“What leaders really do: They don’t make plans; they don’t solve problems; they don’t even organize people. What leaders really do is prepare organizations for change and help them cope as they struggle through it.” — John P. Kotter
In 1589, inventor William Lee applied to Queen Elizabeth I for a patent on a new type of knitting machine that could produce far higher-quality stockings than weavers could make by hand. The queen denied him his patent, saying, “consider thou what the invention could do to my poor subjects. It would assuredly bring to them ruin by depriving them of employment, thus making them beggars.” In spite of Lee’s setback, over the next three centuries the U.K. became the world leader in textile manufacturing.
It has been called the “fear of technological unemployment,” and workers have been suspicious of it for centuries. But today, as robotic advancements perform more of the mechanical and intellectual jobs that have been the mainstay of millions of employees, the impacts are striking. It seems technology is taking up more slack more quickly than ever. The U.S. has morphed from an agrarian society to manufacturing and now is becoming more dependent on services and technology for economic success. People and companies that are nimble and willing to adapt are coping quite well. Others who are resistant to change seem to be falling behind in the race.
However, companies that are emerging most successfully seem to understand the growing altruistic desires of their workforce. While many of Utah’s companies are experiencing difficulty attracting quality workers, an array of Utah’s visionary companies are attracting a flood of talented applicants. Why? Take the case of Cotopaxi. Under the adept leadership of Davis Smith, the company not only offers quality products, but also embeds positive social impact into its core mission. Reading the company’s website says it all:
“At Cotopaxi, we like to shake things up. Those scraps of leftover fabric? We’re making gear out of them. That old way of insulating a jacket? We’re using llama fiber. By taking an inventive, considered approach to product design, we believe we can help make a positive impact on the world.”
A significant part of coping with change is the understanding that humans are social animals. We want to engage with others, to hear others’ histories and experiences and to create new ideas with them. Among the most essential human ability is empathy, a characteristic that will never be replaced by machines, not even emotion-sensing, emotion-expressing machines. Aspiring to an isolated corner office seems less important today. On the contrary, in addition to making a decent living, many of today’s workers desire to improve the lives of others. Like Cotopaxi, many of Utah’s emerging industry leaders are part of a global movement to use business as a force for good.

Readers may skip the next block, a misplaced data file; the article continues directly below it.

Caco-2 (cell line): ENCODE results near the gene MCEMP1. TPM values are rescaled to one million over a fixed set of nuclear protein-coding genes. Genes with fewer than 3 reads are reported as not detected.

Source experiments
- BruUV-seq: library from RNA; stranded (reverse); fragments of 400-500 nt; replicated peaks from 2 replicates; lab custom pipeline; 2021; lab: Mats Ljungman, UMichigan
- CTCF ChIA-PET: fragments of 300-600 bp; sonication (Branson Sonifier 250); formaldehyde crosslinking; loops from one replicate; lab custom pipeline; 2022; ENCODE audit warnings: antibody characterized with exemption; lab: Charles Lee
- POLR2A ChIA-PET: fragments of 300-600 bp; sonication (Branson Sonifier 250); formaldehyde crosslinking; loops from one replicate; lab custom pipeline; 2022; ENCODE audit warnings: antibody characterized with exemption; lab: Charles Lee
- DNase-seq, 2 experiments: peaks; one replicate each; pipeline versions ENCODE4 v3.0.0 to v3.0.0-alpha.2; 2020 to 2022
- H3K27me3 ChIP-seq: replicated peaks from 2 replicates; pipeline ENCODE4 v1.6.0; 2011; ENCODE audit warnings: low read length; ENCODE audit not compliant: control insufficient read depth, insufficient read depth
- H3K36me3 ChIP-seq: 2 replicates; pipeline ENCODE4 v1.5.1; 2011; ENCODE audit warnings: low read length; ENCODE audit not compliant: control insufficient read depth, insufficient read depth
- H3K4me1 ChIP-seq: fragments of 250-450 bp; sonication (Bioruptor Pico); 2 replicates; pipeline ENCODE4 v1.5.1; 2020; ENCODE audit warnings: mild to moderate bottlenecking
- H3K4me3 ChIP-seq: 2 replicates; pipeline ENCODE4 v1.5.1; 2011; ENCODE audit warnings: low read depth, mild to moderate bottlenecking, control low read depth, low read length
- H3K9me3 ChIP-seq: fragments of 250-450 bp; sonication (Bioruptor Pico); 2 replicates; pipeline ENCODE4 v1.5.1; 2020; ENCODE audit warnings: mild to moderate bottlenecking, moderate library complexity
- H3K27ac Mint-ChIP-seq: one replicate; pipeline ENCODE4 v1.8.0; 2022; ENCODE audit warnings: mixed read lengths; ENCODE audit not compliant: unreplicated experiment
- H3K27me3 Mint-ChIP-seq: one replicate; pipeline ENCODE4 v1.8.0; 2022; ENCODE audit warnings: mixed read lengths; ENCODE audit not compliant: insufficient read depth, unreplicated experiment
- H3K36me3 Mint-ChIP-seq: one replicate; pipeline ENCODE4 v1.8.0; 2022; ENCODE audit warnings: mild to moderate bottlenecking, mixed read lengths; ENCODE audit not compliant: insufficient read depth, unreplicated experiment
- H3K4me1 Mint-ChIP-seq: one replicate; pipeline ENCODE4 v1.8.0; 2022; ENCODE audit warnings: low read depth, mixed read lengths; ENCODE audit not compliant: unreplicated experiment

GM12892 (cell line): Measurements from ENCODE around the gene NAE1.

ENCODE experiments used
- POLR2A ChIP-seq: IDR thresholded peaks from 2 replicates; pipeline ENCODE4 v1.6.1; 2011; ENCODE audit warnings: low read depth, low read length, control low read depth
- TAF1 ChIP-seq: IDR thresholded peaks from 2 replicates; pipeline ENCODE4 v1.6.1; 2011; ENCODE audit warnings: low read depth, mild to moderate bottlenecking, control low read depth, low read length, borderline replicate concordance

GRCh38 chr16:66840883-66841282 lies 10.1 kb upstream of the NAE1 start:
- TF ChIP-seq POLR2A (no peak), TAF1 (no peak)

Looking ahead to the workforce of the future, the World Economic Forum says, “Firms can no longer be passive consumers of ready-made human capital. They require a new mindset to meet their talent needs.”
Over the past couple of years, I have had the privilege of visiting a number of Utah’s fastest-growing companies that, to me, demonstrate today’s new work environment: Workfront, Pluralsight, DOMO, Jive, CHG Healthcare, Instructure, Ancestry and Qualtrics, to name a few. Many comprise a portion of Utah’s “Silicon Slopes” and are helping to churn our state’s economy. They are adapting to change internally and externally.
If you have not witnessed it yourself, let me describe it. The new workplaces are transparent and democratic and are committed to diversity and inclusion. Employees work in teams. They sit at the same table, regardless of position. They don’t have cubicles or other physical barriers. They talk openly and collaboratively. They wear casual clothing. They do not necessarily adhere to strict working hours. Their boardrooms are transparent glass without blinds. If the room is scheduled for one hour, everyone understands that they leave once the hour is up.
No one is more important than the other. It’s democratic. There is no internal caste system. Everyone pulls together to get the work done. They are intentional about including all kinds and colors of people because they understand that diversity and inclusion are not necessarily the same thing and that both help the bottom line. They care about how their employees and products impact society. They are not afraid to try new ways of doing business. They are impatient with bureaucracy. And, because of these practices, they are making it difficult for other companies to “steal” their talented people.
This is the new work environment within the new economy. It’s here to stay, and it will continue to make us better people and our economy prosperous. We will need not only to adapt to the change, but to embrace it. In the words of John Kotter, good managers help organizations cope with complexity. On the other hand, authentic leaders help organizations cope with change.
Patricia W. Jones is CEO of the Women's Leadership Institute, a 501(c)3 based at the Salt Lake Chamber. She was a co-founder and former president of Dan Jones & Associates. She served in both the Utah House and Senate for a total of 14 years, holding leadership positions 12 of those 14 years. She was elected minority leader of the Senate in 2008, the first woman of either party elected to lead a caucus in the Utah Legislature.